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Y Combinator
Watch out for Facebook.
TOUGH BREAK

Competing with Facebook and Google is hard. Y Combinator president Sam Altman says it’s only going to get harder

By Michael J. Coren

Silicon Valley’s giants are only going to get more powerful, and more ruthless about snuffing out—or snapping up—potential challengers. What does that mean for startups? Advises Y Combinator president Sam Altman: Watch your back. 

In his annual letter to entrepreneurs on Feb. 16, Altman says that startups cannot count on big companies to be plodding, inept, and vulnerable when it came to the internet. Those days are largely over. New incumbents like Amazon, Facebook, Google, Apple, and Microsoft wield advantages most founders and investors still do not yet fully grasp.

“I expect that they will continue to do a lot of things well, have significant data and computation advantages, be able to attract a large percentage of the most talented engineers, and aggressively buy companies that get off to promising starts,” noted Altman, whose accelerator-turned-seed fund has backed about 1,500 companies including Dropbox, AirBnB, and Stripe. ”This trend is unlikely to reverse without antitrust action, and I suggest people carefully consider its implications for startups.”

Sam Altman, president of Y Combinator

Tech companies also have an edge because of a phenomenon known as network effects: when products or services increase in value as more users adopt them, driving an exponential advantage for incumbents. In his note, Altman argues that we are entering the age of “hyperscale technology companies,” which are “now far more powerful than ever before, simply because the number of people connected to the internet keeps getting bigger, and n^2 [the squared value] gets big really fast.”

How big is that competitive advantage? In a world of at least 2 billion connected mobile devices (expected to hit 6.1 billion by 2020), startups’ markets can be global from the day of their founding. The real advantage, says Alex Taussig at venture firm Lightspeed, is all the data those customers confer on companies. 

What makes that data even more valuable now than 20 years ago are developments in machine learning. Algorithms capable of sifting through petabytes of data to better serve that next product or recommendation are now commonplace. That’s a formidable lead against would-be competitors that want to steal your customers. “The more data you have, the better your models get, and the more value you can deliver to your customer,” says Taussig. “At some point, it’s hard for startups to compete.”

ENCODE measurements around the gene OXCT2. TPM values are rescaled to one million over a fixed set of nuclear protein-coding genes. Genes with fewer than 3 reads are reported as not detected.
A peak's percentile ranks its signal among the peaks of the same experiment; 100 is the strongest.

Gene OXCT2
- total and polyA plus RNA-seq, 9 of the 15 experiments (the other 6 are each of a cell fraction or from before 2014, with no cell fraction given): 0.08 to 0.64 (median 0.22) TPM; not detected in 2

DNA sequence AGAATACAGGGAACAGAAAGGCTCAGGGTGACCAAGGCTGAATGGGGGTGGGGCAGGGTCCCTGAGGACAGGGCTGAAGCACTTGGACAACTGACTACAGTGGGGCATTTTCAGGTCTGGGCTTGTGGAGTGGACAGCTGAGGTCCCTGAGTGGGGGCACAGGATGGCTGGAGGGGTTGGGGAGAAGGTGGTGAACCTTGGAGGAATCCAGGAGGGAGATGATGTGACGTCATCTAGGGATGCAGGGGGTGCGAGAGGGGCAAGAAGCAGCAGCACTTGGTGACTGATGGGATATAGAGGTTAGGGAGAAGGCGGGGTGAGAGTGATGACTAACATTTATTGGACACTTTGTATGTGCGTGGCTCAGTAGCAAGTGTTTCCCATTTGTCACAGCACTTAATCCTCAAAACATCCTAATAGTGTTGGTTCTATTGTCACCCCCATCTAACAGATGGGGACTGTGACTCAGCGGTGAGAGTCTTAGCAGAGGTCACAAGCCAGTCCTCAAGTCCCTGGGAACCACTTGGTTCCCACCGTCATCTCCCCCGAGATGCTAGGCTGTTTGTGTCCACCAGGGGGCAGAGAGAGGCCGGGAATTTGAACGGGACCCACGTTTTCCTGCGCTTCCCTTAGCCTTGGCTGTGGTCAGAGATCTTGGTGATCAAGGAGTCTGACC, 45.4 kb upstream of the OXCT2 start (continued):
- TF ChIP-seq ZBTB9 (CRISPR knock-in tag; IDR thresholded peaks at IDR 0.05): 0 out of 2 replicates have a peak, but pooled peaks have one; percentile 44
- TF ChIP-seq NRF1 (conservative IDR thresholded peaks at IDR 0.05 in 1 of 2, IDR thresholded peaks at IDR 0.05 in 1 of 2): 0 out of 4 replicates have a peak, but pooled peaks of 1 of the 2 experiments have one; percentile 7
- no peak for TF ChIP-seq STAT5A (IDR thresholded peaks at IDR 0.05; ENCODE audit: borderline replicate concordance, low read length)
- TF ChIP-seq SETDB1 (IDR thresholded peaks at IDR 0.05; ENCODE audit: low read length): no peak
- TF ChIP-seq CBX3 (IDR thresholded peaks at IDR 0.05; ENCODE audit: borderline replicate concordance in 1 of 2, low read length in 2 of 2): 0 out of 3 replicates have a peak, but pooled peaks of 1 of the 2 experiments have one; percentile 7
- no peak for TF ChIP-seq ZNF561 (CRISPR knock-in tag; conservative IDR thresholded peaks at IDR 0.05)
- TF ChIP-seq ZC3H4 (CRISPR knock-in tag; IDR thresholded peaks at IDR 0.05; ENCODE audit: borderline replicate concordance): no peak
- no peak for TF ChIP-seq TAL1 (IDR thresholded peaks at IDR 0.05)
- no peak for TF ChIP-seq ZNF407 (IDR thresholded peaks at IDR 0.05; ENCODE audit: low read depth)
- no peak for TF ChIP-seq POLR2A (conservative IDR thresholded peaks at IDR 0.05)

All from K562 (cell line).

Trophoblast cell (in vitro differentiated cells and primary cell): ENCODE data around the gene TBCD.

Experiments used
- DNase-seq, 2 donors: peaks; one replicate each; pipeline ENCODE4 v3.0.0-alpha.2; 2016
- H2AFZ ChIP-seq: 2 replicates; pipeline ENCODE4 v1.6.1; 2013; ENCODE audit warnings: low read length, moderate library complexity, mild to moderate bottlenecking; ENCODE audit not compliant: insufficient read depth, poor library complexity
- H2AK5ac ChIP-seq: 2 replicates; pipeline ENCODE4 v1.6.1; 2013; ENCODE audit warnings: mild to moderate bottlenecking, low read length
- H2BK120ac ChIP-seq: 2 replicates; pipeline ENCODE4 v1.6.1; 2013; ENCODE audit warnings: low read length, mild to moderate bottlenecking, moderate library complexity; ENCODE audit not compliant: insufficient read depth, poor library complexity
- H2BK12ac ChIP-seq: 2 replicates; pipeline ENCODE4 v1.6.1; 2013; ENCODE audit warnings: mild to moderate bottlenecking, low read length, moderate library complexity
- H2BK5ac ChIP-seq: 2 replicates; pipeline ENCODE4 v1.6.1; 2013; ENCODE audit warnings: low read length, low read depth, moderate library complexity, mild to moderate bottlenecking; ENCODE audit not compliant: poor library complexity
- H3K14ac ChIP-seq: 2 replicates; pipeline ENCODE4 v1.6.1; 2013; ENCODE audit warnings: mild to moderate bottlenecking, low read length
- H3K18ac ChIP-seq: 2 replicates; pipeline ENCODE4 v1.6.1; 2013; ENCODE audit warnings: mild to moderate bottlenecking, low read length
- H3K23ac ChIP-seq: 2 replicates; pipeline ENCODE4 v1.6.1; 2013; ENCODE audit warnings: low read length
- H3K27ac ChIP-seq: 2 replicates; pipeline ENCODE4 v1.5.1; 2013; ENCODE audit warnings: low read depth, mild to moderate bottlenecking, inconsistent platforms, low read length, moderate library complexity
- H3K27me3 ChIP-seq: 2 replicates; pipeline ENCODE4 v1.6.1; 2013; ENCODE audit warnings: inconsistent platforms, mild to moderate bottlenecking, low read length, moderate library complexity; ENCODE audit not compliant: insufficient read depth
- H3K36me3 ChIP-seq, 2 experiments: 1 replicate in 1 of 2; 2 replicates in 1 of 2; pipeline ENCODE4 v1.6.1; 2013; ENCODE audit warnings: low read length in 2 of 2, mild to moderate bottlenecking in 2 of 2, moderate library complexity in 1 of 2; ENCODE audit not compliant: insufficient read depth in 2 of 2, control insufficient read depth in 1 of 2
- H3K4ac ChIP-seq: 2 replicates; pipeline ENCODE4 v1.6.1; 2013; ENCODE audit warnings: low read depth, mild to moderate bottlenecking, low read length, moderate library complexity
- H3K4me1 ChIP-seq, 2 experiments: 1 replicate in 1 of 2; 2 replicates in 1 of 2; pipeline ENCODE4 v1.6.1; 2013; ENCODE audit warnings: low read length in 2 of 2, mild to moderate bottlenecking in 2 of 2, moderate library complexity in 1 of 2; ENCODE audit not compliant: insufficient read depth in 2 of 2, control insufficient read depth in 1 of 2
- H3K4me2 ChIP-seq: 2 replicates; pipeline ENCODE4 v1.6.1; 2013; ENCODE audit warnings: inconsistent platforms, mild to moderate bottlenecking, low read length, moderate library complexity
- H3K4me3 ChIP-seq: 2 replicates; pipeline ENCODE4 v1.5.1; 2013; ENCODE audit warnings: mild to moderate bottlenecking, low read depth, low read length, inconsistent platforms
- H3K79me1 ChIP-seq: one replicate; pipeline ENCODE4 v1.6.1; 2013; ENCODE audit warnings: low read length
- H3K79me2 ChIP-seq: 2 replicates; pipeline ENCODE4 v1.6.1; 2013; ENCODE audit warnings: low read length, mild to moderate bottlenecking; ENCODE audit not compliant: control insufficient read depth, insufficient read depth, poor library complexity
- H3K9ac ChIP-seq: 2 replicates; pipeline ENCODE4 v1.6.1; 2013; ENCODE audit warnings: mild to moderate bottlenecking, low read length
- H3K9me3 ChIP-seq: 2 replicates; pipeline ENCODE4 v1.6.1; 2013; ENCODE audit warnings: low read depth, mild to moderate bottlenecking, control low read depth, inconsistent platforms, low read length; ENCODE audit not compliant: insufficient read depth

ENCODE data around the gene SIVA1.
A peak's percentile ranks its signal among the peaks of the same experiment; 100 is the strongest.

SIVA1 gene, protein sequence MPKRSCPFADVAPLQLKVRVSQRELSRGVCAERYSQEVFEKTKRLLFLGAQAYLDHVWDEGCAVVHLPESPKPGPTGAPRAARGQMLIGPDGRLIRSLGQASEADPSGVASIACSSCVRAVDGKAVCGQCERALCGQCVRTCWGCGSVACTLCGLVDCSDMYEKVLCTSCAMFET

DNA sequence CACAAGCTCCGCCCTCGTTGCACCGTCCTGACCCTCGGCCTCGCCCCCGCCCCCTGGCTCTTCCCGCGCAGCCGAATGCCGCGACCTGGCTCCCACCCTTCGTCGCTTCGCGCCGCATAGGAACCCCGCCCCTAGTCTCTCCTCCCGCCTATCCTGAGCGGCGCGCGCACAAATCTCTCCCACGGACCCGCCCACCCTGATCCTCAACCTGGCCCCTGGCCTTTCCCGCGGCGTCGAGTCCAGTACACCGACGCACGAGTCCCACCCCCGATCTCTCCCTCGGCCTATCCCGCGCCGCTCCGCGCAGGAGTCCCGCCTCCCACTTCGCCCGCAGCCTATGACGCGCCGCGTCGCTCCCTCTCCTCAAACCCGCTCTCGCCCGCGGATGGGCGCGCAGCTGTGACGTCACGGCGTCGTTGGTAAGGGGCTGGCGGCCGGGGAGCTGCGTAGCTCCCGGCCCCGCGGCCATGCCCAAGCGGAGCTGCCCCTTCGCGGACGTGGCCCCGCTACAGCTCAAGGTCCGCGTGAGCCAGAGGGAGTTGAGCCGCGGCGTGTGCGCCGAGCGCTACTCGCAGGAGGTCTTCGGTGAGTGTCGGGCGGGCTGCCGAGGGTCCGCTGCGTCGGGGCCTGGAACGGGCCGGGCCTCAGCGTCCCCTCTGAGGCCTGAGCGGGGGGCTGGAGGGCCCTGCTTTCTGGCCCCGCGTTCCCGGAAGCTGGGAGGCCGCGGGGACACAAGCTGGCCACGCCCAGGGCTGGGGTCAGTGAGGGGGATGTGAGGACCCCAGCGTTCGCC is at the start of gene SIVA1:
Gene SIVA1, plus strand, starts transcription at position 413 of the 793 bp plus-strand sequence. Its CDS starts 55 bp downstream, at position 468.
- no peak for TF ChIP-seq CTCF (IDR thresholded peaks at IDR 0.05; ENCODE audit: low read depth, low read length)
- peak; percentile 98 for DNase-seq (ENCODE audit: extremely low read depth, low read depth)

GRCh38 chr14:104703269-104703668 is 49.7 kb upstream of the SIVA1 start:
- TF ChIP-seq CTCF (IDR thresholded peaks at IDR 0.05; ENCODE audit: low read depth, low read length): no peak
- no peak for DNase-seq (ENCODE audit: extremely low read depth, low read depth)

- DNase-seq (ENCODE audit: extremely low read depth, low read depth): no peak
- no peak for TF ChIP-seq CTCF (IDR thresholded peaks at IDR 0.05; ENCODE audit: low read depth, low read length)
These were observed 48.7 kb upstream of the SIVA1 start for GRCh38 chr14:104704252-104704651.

Take Google and Facebook, companies that suck up 85% of new digital advertising dollars. Their value is not derived solely from the number of users, searches, or shares, but also from owning data that permits them to fine-tune products and services, an advantage Taussig compares to the new economies of scale. In network-driven markets such as search and social media, we’re unlikely to see new entrants meaningfully challenge incumbents as they did in the early decades of the internet.  

That has massive implications for which companies will thrive in the future, says Roy Bahat, head of the venture capital firm  Bloomberg Beta. Startups will need to hunt out weak spots in markets rather than directly confront tech giants in some cases. Bahat suspects the falling costs of digital communication will reward two types of firms: enormous, global behemoths such as Amazon, and small but scrappy startups that can quickly fill a new market niche with only a handful of employees. ”Things are getting much bigger and smaller same time,” he says. “What’s really likely is that all the [companies in the] middle die.” 

As technology drives down costs for people to coordinate tasks, small companies can take advantage of global markets with small upfront investments. A few dozen people built WhatsApp, which had 600 million monthly active users when it sold to Facebook for $19 billion in 2014. DistroKid, a side project launched by software engineer Philip Kaplan in 2013, is now among the largest music distributors in the world. DistroKid has three employees, only one engineer (Kaplan), and no outside investors.

But those cost reductions also benefit large companies, which can now expand to unprecedented sizes in their industries. Walmart, for example, already one of the world’s largest companies in 2000, had doubled in size to about 2.2 million employees by 2012. Today, the majority of Americans work for companies with more than 500 people, a big shift since 2000. Bahat believe these trends, which squeeze the middle in favor of large and small firms, are spilling over from technology to the rest of the economy. Startups and investors may take advantage of this by adjusting their strategies to get big fast, or spread like a weed with just a few employees.

To be sure, Y Combinator is not arguing that the glory days of startups are over. The fund continues to invest millions of dollars in startups every year. Would-be entrepreneurs just need to face a different reality: Easy wins may be fewer, but there will be no lack of opportunities as long as startups still have access to data and customers on the internet, says Naval Ravikant, the founder of AngelList, a startup financing platform. 

“As long as we have open platforms and open data, there will always be room for startups,” he wrote by email. “The most talented engineers will want to work on small teams or on their own things, but they need at least a somewhat level playing field to do so.”

Correction: A previous version of this post stated the incorrect number of users when WhatsApp was purchased in 2014.